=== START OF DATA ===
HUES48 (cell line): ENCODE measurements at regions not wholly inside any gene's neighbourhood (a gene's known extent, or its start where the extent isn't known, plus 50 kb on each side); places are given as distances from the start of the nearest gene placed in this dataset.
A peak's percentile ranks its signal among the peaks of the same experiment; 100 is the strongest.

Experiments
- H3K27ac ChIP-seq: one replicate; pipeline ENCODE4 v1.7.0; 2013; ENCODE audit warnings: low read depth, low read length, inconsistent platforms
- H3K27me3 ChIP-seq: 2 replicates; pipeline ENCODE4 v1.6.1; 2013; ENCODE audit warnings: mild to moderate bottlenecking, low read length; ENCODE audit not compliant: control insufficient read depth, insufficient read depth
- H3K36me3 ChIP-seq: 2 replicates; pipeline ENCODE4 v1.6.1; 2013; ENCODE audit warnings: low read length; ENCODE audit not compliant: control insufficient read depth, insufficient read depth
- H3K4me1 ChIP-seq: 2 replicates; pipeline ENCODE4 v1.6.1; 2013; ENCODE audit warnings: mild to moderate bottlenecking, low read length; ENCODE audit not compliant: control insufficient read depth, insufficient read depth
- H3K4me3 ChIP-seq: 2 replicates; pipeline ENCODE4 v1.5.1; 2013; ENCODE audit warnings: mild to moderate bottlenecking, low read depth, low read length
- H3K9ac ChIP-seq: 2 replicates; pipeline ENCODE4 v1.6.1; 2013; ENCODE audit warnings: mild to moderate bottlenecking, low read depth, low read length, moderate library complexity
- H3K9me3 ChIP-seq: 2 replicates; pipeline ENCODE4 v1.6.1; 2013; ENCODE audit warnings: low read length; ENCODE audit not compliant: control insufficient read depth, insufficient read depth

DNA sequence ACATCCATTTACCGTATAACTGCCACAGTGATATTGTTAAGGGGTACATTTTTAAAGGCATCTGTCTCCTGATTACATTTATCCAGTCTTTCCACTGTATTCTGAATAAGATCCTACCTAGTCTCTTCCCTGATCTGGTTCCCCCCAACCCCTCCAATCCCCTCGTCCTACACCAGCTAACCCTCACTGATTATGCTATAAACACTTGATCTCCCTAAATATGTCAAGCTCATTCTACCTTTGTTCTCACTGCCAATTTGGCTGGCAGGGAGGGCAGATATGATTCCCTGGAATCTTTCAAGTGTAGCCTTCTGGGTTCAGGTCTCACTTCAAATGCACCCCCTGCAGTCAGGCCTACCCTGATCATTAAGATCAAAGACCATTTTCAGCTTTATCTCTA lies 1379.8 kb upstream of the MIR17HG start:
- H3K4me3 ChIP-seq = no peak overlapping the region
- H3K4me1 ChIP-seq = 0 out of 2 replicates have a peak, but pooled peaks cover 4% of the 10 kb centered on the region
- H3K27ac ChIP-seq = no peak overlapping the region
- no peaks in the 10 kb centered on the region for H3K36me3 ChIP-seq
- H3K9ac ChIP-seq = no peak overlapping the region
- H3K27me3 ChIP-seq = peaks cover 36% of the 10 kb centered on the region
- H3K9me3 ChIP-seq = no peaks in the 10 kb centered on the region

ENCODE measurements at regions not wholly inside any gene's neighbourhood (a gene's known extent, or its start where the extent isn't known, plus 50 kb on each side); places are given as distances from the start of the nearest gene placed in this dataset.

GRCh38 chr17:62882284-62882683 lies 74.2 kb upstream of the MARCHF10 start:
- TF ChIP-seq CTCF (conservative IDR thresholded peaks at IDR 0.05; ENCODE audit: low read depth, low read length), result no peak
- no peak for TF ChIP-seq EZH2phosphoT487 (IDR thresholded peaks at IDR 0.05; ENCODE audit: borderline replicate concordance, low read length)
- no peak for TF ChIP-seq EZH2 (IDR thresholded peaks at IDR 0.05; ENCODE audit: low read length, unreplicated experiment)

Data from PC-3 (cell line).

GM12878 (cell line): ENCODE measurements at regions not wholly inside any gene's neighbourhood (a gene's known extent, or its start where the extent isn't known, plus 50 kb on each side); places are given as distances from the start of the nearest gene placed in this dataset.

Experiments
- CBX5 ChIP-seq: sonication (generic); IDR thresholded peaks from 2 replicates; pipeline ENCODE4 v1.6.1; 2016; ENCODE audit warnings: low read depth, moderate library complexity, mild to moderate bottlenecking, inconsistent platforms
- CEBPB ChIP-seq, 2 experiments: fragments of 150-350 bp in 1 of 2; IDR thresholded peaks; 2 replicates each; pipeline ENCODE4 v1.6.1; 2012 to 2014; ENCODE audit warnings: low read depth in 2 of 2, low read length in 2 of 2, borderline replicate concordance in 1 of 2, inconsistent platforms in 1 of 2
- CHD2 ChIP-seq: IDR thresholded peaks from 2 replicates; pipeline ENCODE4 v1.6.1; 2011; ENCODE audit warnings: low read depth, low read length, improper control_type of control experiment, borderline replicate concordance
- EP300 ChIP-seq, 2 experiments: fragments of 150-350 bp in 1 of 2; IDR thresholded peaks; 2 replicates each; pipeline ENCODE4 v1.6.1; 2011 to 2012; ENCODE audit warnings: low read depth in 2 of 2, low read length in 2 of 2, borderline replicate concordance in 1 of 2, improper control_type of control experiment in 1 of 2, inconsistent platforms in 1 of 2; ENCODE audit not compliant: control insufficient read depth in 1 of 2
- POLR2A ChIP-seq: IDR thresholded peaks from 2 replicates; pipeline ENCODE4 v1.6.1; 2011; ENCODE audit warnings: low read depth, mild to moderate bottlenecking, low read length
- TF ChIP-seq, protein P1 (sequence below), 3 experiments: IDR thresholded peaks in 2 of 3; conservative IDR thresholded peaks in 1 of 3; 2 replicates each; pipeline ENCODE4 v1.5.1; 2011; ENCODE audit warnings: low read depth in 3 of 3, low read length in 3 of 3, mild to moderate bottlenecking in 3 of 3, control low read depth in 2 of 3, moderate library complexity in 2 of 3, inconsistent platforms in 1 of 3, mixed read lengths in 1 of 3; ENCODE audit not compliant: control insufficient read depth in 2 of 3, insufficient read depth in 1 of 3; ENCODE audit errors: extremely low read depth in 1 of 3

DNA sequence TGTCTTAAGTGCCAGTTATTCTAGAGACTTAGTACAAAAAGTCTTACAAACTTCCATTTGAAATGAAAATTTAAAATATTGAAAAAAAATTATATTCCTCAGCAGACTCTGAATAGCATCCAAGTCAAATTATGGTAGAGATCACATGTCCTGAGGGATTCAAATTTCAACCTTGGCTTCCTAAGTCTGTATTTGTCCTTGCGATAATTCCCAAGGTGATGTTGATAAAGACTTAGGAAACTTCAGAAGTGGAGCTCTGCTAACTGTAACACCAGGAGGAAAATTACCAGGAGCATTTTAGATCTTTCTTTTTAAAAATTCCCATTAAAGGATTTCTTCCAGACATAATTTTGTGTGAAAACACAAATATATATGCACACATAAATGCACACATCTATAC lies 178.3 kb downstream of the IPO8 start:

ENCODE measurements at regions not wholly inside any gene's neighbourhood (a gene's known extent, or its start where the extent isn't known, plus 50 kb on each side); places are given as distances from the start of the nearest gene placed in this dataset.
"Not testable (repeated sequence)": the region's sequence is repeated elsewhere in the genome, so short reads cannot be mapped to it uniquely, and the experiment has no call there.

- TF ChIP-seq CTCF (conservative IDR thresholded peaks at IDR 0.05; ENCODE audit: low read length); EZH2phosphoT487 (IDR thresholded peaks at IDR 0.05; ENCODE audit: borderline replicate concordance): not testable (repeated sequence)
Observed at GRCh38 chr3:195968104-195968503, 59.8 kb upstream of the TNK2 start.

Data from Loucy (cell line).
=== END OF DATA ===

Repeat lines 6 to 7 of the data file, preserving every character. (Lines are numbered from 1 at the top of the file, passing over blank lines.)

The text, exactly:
- H3K36me3 ChIP-seq: 2 replicates; pipeline ENCODE4 v1.6.1; 2013; ENCODE audit warnings: low read length; ENCODE audit not compliant: control insufficient read depth, insufficient read depth
- H3K4me1 ChIP-seq: 2 replicates; pipeline ENCODE4 v1.6.1; 2013; ENCODE audit warnings: mild to moderate bottlenecking, low read length; ENCODE audit not compliant: control insufficient read depth, insufficient read depth